mom and babyOn Mother’s Day I often share this post that I wrote in 2011….

If you ask mothers what they want for their children, most would say, “I just want them to be healthy and happy.”  Truly, isn’t that what we all want?

So we do everything in our power to make this wish come true. We love, we nurture, we make sacrifices, and we go to the ends of the earth to try to achieve this goal for our children: to be healthy and happy.

But sometimes we come up short. Because as much as we like to think otherwise, so much of life is out of our control. Sometimes our children aren’t happy, and sometimes they are not healthy. And sometimes, as hard as we might try, there is nothing we can do to make things better for them. Whatever type of illness they are suffering from, all we want is for them to be okay.

We are in our own little club, we mothers. I don’t know about you, but anytime I hear a story of sorrow on the news, or read of tragedy in the newspaper, I rarely think of the victim. Instead my first thought is always, “That poor mother.”  Because there is no stronger emotion than the love of a mother for her child, we feel deeply when other mothers are suffering.

And so on this Mother’s Day my wish is for all mothers out there to have happy and healthy children. And if that’s not where you’re at right now, I wish you the strength and courage to carry on toward that goal.

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OCD and Perfectionism

 A version of this post first appeared in August 2013:

by stuart miles

Is it a good thing to be a perfectionist? To answer this question, it’s important to understand the difference between adaptive and maladaptive perfectionism. This brief article defines these two types of perfectionism:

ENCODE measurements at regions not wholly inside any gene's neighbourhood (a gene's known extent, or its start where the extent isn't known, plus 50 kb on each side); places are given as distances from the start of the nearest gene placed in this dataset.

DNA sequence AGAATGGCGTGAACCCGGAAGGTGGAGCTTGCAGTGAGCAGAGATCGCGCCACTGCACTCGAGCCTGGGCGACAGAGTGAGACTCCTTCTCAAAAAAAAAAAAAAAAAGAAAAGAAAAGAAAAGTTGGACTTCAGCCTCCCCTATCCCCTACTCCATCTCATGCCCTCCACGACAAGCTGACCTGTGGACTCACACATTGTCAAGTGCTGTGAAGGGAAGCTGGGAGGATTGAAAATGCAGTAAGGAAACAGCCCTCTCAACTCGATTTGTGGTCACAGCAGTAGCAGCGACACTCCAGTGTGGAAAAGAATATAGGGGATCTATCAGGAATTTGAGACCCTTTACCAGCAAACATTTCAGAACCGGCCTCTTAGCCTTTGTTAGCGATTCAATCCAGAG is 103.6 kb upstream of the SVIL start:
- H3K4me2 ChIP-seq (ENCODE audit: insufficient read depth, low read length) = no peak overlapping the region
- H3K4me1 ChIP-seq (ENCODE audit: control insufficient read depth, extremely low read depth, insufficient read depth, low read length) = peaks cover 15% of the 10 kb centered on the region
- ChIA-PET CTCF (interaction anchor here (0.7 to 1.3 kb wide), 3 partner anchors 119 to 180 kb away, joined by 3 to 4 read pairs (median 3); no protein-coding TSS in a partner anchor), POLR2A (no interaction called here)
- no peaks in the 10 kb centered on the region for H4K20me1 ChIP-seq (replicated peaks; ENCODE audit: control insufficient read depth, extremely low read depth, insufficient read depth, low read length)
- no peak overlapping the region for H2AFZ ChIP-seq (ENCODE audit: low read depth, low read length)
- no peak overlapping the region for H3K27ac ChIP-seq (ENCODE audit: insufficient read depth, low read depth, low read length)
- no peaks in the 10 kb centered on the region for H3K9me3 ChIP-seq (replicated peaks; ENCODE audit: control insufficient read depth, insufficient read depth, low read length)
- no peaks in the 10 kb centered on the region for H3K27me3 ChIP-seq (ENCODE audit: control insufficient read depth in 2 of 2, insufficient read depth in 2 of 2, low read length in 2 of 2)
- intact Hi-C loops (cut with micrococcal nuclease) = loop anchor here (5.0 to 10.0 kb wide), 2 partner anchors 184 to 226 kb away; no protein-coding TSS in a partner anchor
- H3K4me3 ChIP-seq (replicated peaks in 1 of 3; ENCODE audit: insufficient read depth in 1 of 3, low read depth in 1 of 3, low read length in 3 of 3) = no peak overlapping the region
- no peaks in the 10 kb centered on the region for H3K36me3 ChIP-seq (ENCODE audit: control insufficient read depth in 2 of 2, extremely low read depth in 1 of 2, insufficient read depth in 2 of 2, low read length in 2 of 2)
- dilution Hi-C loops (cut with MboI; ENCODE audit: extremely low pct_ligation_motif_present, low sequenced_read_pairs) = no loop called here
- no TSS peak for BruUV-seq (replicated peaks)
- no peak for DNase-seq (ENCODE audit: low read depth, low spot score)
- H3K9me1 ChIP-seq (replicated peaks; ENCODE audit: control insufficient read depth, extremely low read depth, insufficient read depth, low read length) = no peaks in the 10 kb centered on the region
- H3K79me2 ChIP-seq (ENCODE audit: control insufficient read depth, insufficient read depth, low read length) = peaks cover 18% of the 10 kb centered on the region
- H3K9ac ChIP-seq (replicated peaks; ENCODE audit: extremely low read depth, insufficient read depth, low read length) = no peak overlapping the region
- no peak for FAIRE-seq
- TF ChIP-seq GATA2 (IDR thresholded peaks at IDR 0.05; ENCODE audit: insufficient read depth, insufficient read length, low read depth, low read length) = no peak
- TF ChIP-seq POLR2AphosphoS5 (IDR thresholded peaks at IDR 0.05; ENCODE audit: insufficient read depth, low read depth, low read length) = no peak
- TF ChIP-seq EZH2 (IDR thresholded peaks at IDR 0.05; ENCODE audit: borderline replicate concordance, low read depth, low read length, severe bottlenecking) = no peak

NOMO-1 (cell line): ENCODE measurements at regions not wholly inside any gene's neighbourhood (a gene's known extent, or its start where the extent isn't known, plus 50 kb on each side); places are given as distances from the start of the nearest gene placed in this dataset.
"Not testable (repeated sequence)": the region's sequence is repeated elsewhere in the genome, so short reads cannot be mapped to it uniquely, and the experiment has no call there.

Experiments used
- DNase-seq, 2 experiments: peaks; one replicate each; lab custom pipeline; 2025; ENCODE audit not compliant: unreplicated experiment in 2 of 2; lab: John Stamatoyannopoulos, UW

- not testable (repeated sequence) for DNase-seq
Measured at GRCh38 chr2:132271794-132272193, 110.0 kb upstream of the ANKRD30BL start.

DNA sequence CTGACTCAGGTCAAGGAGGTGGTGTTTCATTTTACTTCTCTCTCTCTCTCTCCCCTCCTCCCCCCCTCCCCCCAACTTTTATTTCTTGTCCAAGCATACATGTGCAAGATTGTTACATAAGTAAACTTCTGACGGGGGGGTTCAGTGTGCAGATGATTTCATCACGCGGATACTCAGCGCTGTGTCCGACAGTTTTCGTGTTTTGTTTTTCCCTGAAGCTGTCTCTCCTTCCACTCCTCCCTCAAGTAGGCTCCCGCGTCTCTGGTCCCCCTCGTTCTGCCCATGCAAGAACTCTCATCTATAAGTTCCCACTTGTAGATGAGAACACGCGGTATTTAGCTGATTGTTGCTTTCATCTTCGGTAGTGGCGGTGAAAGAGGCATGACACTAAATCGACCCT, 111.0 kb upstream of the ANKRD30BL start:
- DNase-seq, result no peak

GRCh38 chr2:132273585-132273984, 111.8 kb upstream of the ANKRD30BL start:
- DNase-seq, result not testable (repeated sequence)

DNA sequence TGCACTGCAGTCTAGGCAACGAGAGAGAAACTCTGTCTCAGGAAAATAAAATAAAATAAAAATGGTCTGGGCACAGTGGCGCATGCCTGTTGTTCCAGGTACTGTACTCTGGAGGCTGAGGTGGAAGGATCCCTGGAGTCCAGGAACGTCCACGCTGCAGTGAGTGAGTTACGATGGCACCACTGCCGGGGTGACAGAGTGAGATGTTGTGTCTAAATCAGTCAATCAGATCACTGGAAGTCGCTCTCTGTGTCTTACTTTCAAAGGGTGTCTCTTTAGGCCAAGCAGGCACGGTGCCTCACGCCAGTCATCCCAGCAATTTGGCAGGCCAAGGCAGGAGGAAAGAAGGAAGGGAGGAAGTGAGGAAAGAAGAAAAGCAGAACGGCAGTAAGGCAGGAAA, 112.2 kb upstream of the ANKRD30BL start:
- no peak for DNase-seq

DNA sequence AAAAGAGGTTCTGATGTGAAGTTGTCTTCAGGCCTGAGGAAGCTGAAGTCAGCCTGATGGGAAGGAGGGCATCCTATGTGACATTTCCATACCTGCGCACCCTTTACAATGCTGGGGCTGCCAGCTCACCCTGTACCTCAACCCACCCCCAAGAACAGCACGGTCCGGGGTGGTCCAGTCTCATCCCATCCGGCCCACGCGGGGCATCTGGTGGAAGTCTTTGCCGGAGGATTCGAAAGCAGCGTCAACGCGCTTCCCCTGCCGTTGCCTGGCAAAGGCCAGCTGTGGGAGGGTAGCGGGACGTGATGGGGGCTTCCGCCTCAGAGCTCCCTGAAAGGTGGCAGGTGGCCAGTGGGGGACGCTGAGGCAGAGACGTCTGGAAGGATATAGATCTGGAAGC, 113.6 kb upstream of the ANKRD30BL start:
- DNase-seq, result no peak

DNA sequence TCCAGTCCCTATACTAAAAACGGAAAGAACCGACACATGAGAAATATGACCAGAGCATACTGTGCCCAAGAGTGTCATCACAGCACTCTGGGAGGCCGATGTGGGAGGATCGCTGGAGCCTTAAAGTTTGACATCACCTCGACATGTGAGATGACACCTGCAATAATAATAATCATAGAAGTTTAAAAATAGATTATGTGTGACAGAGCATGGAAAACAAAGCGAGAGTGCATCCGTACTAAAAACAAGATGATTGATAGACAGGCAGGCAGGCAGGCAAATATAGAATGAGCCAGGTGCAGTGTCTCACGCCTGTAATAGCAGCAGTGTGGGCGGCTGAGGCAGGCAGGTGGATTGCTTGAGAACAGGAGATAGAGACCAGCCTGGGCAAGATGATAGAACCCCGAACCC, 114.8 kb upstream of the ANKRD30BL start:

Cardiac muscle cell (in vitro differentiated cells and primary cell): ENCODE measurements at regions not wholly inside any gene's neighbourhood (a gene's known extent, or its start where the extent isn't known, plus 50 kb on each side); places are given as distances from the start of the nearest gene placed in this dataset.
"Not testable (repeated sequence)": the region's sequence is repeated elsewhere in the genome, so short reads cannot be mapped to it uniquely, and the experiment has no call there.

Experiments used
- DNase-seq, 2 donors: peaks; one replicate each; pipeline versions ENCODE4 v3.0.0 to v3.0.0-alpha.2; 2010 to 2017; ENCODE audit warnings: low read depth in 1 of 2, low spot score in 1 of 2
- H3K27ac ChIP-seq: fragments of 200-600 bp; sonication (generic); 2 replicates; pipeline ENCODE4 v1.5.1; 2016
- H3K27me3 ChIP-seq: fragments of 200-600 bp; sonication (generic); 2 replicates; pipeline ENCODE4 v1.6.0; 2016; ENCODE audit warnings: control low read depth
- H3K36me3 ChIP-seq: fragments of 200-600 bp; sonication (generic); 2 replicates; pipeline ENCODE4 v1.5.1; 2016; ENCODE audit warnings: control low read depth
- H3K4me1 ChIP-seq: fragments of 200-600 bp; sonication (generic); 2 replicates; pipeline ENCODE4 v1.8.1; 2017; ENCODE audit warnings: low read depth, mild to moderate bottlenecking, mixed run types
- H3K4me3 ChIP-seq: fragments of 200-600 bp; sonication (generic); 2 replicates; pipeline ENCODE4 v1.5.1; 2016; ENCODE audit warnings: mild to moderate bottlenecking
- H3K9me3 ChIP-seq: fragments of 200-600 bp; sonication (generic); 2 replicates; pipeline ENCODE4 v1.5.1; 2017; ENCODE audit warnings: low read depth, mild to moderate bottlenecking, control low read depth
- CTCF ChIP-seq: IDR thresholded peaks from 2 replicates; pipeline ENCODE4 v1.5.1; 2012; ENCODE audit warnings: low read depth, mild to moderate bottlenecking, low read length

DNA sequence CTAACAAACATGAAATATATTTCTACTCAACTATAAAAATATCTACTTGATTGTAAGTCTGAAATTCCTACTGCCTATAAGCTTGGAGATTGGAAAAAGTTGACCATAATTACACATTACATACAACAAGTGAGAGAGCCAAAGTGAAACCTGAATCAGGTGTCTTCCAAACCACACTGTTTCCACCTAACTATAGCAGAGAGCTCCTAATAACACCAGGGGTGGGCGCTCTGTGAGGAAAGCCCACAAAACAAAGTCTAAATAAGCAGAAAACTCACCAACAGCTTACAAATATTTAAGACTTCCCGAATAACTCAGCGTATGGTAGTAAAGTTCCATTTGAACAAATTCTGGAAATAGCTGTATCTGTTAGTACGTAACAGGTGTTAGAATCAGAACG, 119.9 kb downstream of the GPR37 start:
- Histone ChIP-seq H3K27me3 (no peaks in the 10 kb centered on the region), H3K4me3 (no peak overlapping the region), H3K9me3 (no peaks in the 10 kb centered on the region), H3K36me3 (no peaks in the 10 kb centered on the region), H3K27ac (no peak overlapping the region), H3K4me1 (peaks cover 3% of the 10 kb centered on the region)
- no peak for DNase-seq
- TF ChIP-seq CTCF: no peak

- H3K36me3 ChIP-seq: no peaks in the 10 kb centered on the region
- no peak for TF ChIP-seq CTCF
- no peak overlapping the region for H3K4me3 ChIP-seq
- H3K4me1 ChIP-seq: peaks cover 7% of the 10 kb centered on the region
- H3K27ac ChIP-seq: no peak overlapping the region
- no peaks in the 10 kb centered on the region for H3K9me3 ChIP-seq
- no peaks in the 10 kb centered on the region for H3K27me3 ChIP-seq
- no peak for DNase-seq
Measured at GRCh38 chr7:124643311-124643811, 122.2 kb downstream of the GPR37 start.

Adaptive/Healthy Perfectionism

This type of perfectionism is characterized by high standards of yourself as well as others, persistence in the face of adversity, and conscientiousness. Healthy perfectionism usually goes along with goal-directed behavior and good organizational skills.

Maladaptive/Unhealthy Perfectionism

This type of perfectionism is characterized by excessive preoccupation with past mistakes, fears about making new mistakes, doubts about whether you are doing something correctly and being heavily invested in the high expectations of others, such as parents or employers. An excessive preoccupation with control is also a hallmark feature of maladaptive/unhealthy perfectionism.

Hmm. Fear. Doubt. Control. All symptoms of maladaptive/unhealthy perfectionism. Sound familiar? It’s hard to have a conversation about OCD without including those three words; they are the cornerstones of OCD. It’s not surprising then, that many people who have OCD are also perfectionists. For the purpose of this discussion, the term perfectionist refers to unhealthy perfectionism.

When my son Dan’s OCD was severe, mistakes were not allowed. Procrastinating with schoolwork became the norm and then morphed into him only being able to work at a specific time of day.  He then became tied to the clock for all activities of daily living.  Fear. Doubt. Control. Perfectionism and OCD rolled into one. So many compulsions in OCD are wrapped up in perfectionism. Some people need to reread paragraphs, sentences, or words over and over again to make sure they get it right. Shutting off the stove must be done properly, checking the door lock, or checking anything for that matter, are all compulsions that need to be done perfectly. The list goes on.

Of course, the problem is perfection doesn’t exist, and so those struggling with OCD can never be certain they reread the paragraph correctly, or performed any compulsion perfectly.  Just as the need for control in OCD leads to a life that is out of control, the quest for perfection leads to a life not lived to its greatest potential.

I think most people would agree there is nothing wrong with wanting to excel, and striving to be the best person you can be. That’s different from being perfect. Perfection is an unattainable goal for all of us, as is certainty. A good therapist who knows how to treat OCD will also know how to deal with matters surrounding perfectionism. Those suffering from both issues can learn to accept the imperfection and uncertainty that surrounds us. Indeed, this is something we all need to do to live happy, fulfilling lives.